Interview: Tinariwen on Playing Guitars Under the Desert Stars

As long as the electric guitar has existed, the desert has inspired its sound. From the instrument's early history in California at the hands of makers like Fender and Rickenbacker, to its featured role in Ennio Morricone's Spaghetti Western soundtracks, guitarists have forever looked to the desert's vast open space as a muse.

More than any band before them, Tinariwen has created music that embodies the desert's sound. By now, their story is well known: Tinariwen is a band of musicians that belong to the Tuareg people, a nomadic stateless nation that spans North Africa, across the Sahara. They formed in 1979, but first received worldwide attention in the early 2000s, following their debut internationally released recording, The Radio Tisdas Sessions.

The band received a Grammy award for Best World Music Album in 2012 for their record Tassili, and a nomination in 2018 for their record Elwan, while continuing to tour the globe and spreading awareness of their culture, as well as self-described "issues of nomadic people who are suffering from every kind of persecution and climate change."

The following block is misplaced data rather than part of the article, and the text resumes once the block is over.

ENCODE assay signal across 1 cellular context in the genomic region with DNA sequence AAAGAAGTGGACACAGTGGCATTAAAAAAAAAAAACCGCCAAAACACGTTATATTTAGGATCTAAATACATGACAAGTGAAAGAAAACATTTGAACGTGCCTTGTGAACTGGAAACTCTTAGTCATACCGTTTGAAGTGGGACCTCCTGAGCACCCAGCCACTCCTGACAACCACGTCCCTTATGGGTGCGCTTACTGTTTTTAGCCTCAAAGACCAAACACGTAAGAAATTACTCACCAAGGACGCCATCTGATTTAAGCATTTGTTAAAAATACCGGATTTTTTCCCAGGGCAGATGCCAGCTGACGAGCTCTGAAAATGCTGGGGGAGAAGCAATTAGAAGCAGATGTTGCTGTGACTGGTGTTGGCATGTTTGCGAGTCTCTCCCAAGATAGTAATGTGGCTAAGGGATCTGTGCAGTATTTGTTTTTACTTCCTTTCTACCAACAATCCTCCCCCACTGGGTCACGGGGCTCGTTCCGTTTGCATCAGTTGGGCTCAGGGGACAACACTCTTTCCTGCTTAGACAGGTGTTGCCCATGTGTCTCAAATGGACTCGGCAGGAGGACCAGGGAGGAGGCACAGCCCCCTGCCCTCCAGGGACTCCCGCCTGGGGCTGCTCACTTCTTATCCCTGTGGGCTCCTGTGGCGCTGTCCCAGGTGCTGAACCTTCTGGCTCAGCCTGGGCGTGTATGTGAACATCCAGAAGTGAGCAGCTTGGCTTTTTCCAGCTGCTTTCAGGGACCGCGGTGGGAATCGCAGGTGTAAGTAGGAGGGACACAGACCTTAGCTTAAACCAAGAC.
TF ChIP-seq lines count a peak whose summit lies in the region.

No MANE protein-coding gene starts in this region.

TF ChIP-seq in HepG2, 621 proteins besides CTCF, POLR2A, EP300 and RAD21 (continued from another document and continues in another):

Tinariwen - "Kel Tinawen" (Feat. Cass McCombs)

Their newest release, Amadjar, may be more tied to the desert than any other album in Tinariwen's discography. Back in October 2018, after performing at the Taragalte Festival in Morocco, the band headed to Mauritania, a country south of Morocco on Africa's west coast, to record. The journey took about 12 or so days, and each night, the band would play under the stars, hitting the road again the next day. Upon arriving in Nouakchott, Mauritania, the band met up with their French production team, led by Patrick Votan, who brought a camper van equipped with a makeshift studio control room. The band set up under a tent and recorded in the open space of the desert.